Jacques Necker, finance minister of France under the Old Regime (1777-1781) and then the revolution (1788-1790), was known for much more than his keen ability to mobilise credit. Thought to be an unwavering symbol of ministerial virtue by his supporters, and a fraudulent charlatan by his enemies, Necker well understood the importance of public opinion in affairs of state. Under the Old Regime, he worked hard to defend both his reputation and that of his ministry. But when the revolution came, Necker’s reputation took on a life of its own. This entry explores Necker’s changing image in revolutionary opinion to show how the revolution ultimately shifted the terms of public opinion as a form of political sociability in French politics.
Jacques Necker, a protestant banker from the city-state of Geneva, was best known for his role as director general of finances to the French Crown under Louis XVI, serving first from 1777 to 1781 and then again from 1788 to 1790.1 But alongside the world of high finance and state credit, Necker’s career also tells us much about the changing nature of public opinion in the transition from Old Regime to revolution. A skilled manipulator of politics and opinions under the Old Regime, by 1788, Necker had cultivated for himself an image of public probity and virtue through a series of publications defending both his personal and ministerial reputation. By the end of 1789, however, the revolution had completely transformed the political sociability of public opinion. As well as opening the public sphere to new voices through the collapse of pre-publication censorship, the revolution also created new idealised authorities to which public men like Necker had to appeal, whether it be the Third Estate, the nation, or the people. Throughout the course of 1789, Necker’s public image was wrested from his control and evolved with the changing nature of revolutionary politics. As such, this entry takes Necker’s fortunes in the revolutionary public sphere as a case study to show how the revolution transformed the political sociability of public opinion as it existed under the Old Regime.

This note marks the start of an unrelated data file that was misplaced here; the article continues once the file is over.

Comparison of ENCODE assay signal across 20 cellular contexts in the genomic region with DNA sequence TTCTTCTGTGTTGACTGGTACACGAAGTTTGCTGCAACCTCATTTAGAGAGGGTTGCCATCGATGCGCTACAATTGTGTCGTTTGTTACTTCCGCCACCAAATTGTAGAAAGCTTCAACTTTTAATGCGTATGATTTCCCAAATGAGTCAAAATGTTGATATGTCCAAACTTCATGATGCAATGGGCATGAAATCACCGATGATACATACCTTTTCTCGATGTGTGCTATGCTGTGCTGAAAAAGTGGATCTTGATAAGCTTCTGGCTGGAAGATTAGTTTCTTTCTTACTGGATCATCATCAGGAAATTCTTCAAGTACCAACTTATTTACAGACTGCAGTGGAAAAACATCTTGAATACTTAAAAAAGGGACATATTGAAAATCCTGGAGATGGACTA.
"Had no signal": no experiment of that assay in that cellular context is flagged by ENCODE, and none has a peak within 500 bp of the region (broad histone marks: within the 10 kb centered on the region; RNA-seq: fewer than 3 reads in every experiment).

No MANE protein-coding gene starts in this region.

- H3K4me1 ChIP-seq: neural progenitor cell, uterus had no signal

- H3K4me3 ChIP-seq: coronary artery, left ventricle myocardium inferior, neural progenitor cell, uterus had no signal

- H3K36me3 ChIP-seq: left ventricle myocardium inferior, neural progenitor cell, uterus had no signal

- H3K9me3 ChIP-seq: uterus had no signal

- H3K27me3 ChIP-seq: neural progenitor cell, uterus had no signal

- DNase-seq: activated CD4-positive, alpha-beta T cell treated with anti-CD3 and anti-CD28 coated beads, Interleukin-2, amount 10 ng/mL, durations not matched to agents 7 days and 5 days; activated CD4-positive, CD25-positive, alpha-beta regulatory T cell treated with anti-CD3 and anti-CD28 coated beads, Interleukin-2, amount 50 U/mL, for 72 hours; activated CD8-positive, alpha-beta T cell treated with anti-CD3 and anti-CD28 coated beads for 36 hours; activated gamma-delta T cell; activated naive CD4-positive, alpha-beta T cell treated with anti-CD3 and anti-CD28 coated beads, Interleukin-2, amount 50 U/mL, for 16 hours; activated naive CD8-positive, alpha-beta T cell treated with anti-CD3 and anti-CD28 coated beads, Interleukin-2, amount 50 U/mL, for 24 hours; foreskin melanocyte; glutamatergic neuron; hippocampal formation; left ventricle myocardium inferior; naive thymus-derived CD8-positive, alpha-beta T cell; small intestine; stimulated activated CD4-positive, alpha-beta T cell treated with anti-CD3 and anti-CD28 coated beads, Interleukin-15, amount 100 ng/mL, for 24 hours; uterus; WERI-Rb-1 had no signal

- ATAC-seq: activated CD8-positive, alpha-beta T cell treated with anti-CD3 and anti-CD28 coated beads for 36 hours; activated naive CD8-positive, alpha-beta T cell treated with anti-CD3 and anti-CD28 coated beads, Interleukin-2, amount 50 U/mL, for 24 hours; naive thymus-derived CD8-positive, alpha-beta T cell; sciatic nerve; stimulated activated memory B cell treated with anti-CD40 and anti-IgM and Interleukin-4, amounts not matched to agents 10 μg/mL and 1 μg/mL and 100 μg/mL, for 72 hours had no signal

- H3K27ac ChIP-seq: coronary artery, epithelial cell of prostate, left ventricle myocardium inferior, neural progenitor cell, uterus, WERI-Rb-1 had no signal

- 1. Marcel Marion, Histoire Financière de la France depuis 1715, vol. 1 (Paris: A. Rousseau, 1914); Herbert Luethy, La Banque protestante en France de la révocation de l’édit de Nantes à la révolution, 2 vols. (Paris: SEVPEN, 1961); John Bosher, French Finances 1770-1795: From Business to Bureaucracy (Cambridge: Cambridge University Press, 1970); Robert Harris, Necker: Reform Statesman of the Ancien Régime (London: University of California Press, 1979); Robert Harris, Necker and the Revolution of 1789 (London: University Press of America, 1986).
Necker, Public Opinion, and the Old Regime
Under the Old Regime, the public sphere not only comprised the literary activities of salons, cafes, or the exchange of enlightened ideas through printed works like the encyclopédie, but also the discursive space for a new form of political authority apart from the Crown: public opinion.2 Characterised as rational and uniform, appealing to and gaining authority from l’opinion publique involved a certain form of political sociability. Philosophers, government administrators, and men of letters would explicitly appeal to the public in their works, depicting it as an enlightened judge or rational sphere of authority that justified their own political designs.3 Perhaps none were as keenly aware of the piercing gaze of ‘the public’ and the importance of its support - particularly regarding matters of government finance - as Necker, who welcomed public opinion as a new means to check the abuses of authority in French politics, terming it ‘a tribunal where all the men who attract attention to themselves are obliged to appear: there, public opinion, as from the height of a throne, awards prizes and crowns, makes and unmakes reputations’.4